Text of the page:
2 tbsp. canola oil

1/3 tsp. thyme

dash of  black pepper

Instructions

Pressure Cooker

Heat oil. Sauté the onions, garlic and green pepper until soft.  Stir in carrots and tomato.  Cook for 1 minute.  Add kale to top — do not mix in.  Add a little more oil or water, if needed.  Cover and cook for 1 minute.  Stir. Add water, bouillon and stir.  Add peas, thyme and black pepper. Bring to a slight boil. Cover and pressure on high for 7-8 minutes. Release pressure using the quick method.

Conventional Cooking – Stove Top

Heat oil. Sauté the onions, garlic and green pepper until soft. Stir in carrots and tomato. Cook for 1 minute. Add kale to top, — do not mix in.  Add a little more oil or water, if needed. Cover and cook for 1 minute.  Stir.  Add water, bouillon and stir.  Add peas, thyme and black pepper. Bring to a slight boil. Cover and cook on low for approximately 3 hours or until peas are tender.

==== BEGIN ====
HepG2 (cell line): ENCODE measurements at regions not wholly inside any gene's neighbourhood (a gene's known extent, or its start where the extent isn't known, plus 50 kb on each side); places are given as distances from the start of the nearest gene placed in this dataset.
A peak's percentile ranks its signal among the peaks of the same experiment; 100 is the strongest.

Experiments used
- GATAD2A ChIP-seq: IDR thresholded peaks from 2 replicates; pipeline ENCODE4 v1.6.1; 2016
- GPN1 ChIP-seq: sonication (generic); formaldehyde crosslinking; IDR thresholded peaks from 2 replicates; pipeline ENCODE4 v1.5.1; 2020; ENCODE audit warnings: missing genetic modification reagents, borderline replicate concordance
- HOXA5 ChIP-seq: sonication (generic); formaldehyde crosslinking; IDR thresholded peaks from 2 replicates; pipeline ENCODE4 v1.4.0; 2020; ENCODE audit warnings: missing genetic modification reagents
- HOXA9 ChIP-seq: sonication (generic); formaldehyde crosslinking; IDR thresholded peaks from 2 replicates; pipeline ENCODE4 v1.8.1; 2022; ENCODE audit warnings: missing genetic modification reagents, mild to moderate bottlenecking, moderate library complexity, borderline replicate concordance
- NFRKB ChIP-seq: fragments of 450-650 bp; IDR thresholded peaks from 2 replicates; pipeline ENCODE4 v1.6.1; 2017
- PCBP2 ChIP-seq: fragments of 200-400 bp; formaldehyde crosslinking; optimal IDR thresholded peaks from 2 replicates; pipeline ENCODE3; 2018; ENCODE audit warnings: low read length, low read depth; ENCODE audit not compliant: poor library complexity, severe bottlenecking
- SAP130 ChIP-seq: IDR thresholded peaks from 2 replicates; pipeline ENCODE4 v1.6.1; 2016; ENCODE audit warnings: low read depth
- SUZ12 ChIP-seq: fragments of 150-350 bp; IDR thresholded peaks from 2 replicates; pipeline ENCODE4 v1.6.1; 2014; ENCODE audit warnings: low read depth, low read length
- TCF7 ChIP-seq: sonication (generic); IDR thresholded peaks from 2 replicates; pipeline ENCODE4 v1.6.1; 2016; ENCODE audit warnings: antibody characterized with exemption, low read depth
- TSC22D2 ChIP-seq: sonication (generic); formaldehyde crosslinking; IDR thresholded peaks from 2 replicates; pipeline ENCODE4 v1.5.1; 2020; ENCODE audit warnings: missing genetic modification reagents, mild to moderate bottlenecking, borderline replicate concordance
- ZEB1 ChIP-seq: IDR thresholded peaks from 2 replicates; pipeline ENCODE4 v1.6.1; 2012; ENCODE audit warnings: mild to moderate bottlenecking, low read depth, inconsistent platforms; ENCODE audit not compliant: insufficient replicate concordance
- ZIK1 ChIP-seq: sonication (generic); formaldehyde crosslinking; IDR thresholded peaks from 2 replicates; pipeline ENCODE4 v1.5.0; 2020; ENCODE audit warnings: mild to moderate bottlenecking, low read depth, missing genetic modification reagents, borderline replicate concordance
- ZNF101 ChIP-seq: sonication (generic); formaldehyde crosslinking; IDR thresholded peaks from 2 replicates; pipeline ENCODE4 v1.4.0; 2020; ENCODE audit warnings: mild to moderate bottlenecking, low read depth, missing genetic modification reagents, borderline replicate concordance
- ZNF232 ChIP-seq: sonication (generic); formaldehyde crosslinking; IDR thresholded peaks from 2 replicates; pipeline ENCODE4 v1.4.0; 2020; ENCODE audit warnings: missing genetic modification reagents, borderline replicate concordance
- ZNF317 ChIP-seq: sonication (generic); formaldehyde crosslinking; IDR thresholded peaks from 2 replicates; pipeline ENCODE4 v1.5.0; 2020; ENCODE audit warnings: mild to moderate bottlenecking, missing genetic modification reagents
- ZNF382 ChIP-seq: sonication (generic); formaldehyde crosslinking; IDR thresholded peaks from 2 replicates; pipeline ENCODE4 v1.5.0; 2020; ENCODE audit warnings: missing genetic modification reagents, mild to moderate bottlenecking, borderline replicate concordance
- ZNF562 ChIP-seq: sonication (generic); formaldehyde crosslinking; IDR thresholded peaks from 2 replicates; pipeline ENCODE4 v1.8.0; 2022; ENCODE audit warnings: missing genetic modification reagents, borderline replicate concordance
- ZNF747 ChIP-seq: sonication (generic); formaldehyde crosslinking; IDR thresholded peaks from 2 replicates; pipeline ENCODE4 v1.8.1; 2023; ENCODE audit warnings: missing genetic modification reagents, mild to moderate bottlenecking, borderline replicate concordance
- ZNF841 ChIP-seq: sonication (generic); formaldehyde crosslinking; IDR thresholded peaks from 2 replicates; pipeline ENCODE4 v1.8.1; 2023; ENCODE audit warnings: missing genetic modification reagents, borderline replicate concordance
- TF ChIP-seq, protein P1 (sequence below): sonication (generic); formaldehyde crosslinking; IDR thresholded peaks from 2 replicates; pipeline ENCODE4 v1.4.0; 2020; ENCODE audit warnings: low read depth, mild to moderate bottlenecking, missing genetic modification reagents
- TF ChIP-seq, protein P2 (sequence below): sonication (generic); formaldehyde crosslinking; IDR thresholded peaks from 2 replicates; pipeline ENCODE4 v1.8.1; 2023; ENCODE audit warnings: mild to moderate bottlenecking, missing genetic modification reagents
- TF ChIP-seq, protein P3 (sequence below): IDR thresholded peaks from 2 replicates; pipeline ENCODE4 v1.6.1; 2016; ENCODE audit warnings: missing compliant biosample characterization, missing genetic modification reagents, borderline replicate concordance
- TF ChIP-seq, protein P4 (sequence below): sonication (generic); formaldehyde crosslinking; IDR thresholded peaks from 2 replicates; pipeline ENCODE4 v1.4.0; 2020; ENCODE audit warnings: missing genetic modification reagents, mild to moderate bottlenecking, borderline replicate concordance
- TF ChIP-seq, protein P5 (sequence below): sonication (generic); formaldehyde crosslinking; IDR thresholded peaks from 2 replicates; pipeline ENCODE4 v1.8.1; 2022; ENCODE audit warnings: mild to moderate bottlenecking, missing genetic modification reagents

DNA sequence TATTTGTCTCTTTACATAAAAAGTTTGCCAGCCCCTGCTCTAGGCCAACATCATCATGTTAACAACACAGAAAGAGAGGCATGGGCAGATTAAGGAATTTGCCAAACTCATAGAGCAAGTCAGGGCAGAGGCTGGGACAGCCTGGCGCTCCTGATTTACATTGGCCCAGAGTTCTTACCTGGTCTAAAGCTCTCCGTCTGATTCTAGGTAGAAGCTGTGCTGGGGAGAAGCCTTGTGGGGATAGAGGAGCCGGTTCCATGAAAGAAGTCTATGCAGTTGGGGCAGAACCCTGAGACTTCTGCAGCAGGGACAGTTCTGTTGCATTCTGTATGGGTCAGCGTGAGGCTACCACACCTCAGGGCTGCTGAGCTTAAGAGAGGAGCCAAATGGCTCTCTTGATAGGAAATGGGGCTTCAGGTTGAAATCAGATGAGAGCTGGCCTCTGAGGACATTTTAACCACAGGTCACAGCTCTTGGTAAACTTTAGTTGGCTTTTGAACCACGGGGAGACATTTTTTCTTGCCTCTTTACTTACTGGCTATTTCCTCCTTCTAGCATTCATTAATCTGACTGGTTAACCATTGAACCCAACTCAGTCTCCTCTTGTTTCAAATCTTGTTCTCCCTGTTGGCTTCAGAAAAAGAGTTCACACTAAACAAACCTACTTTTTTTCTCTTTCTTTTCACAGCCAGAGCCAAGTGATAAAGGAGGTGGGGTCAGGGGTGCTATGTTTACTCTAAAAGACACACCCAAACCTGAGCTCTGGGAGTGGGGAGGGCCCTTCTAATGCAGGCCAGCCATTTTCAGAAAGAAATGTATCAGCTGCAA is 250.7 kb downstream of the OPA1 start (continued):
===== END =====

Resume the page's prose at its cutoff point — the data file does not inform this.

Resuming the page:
Crock pot

In a pot, sauté the onions, garlic and green pepper until soft. Stir in carrots and tomato.  Cook for 1 minute. Add kale to top — do not mix in. Add a little more oil or water if needed. Cover and cook for 1 minute. Stir. Add water, bouillon and stir.  Add peas, thyme and black pepper. Bring to a slight boil. Pour into crock pot.  Cook on low setting for 8 to 10 hours and on high setting for 4 to 5 hours.

Remove 1 cup of the peas. Puree peas in a blender or mash with a fork. Add to pot of peas.  Mix and serve over brown rice. Top with large raisins. Serves 4.

Variations

Add other vegetables.

Add a bay leaf for additional flavor.

For more color and taste, try wild rice instead.

Note: If not using a pressure cooker, soak peas for about 8 hours.

Copyright – Zima Health, 2009



Black-eyed Peas